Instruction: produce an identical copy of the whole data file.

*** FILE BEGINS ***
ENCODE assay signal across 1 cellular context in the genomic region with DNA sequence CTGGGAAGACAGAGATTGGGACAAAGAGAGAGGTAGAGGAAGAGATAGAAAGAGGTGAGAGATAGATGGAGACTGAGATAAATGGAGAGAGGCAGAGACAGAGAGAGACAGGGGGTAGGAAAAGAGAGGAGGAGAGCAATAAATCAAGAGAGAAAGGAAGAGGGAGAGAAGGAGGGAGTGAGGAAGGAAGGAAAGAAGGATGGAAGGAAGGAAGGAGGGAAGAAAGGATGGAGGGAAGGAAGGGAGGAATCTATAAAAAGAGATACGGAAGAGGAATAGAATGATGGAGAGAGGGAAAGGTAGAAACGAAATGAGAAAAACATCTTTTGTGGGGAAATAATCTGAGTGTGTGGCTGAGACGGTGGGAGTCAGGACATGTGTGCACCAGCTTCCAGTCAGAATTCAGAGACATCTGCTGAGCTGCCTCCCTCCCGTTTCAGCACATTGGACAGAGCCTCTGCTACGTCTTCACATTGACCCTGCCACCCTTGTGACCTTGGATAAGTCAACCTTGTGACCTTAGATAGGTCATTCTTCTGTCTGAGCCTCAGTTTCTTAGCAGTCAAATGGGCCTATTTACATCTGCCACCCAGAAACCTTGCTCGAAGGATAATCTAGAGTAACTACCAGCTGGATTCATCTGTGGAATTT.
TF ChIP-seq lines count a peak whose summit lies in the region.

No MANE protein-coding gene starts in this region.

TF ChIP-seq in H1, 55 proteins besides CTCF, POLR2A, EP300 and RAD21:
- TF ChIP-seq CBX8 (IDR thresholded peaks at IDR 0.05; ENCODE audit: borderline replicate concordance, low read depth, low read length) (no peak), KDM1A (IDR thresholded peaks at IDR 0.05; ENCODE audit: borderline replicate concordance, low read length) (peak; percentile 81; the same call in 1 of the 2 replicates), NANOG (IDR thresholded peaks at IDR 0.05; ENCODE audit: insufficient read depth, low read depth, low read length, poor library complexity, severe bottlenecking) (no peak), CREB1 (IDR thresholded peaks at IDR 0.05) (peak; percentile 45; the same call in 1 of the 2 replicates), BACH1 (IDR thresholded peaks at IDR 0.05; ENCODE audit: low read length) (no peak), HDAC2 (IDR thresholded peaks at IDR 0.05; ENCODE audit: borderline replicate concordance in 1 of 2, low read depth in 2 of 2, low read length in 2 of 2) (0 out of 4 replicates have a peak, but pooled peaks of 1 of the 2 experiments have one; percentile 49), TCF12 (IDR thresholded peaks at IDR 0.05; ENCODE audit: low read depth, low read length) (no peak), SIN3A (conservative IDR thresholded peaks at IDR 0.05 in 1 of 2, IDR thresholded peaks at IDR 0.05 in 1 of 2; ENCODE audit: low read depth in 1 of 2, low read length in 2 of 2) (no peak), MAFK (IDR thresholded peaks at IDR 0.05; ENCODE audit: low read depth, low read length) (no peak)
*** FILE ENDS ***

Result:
ENCODE assay signal across 1 cellular context in the genomic region with DNA sequence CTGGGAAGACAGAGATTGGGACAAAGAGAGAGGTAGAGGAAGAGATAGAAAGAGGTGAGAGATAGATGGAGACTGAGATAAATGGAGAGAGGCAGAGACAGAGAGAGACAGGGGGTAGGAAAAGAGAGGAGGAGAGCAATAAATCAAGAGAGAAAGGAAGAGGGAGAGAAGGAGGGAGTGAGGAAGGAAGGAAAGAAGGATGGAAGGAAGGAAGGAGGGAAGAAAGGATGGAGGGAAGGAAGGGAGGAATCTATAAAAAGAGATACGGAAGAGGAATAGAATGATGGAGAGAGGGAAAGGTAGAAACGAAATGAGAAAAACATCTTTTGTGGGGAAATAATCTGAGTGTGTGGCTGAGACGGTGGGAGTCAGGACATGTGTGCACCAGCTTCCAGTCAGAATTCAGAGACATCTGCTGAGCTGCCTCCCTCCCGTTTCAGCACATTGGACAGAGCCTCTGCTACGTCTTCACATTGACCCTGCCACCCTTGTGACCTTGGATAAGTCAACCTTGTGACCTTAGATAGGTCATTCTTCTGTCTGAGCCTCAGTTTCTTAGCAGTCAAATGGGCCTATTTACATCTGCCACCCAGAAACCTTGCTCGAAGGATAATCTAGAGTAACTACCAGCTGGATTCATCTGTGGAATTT.
TF ChIP-seq lines count a peak whose summit lies in the region.

No MANE protein-coding gene starts in this region.

TF ChIP-seq in H1, 55 proteins besides CTCF, POLR2A, EP300 and RAD21:
- TF ChIP-seq CBX8 (IDR thresholded peaks at IDR 0.05; ENCODE audit: borderline replicate concordance, low read depth, low read length) (no peak), KDM1A (IDR thresholded peaks at IDR 0.05; ENCODE audit: borderline replicate concordance, low read length) (peak; percentile 81; the same call in 1 of the 2 replicates), NANOG (IDR thresholded peaks at IDR 0.05; ENCODE audit: insufficient read depth, low read depth, low read length, poor library complexity, severe bottlenecking) (no peak), CREB1 (IDR thresholded peaks at IDR 0.05) (peak; percentile 45; the same call in 1 of the 2 replicates), BACH1 (IDR thresholded peaks at IDR 0.05; ENCODE audit: low read length) (no peak), HDAC2 (IDR thresholded peaks at IDR 0.05; ENCODE audit: borderline replicate concordance in 1 of 2, low read depth in 2 of 2, low read length in 2 of 2) (0 out of 4 replicates have a peak, but pooled peaks of 1 of the 2 experiments have one; percentile 49), TCF12 (IDR thresholded peaks at IDR 0.05; ENCODE audit: low read depth, low read length) (no peak), SIN3A (conservative IDR thresholded peaks at IDR 0.05 in 1 of 2, IDR thresholded peaks at IDR 0.05 in 1 of 2; ENCODE audit: low read depth in 1 of 2, low read length in 2 of 2) (no peak), MAFK (IDR thresholded peaks at IDR 0.05; ENCODE audit: low read depth, low read length) (no peak)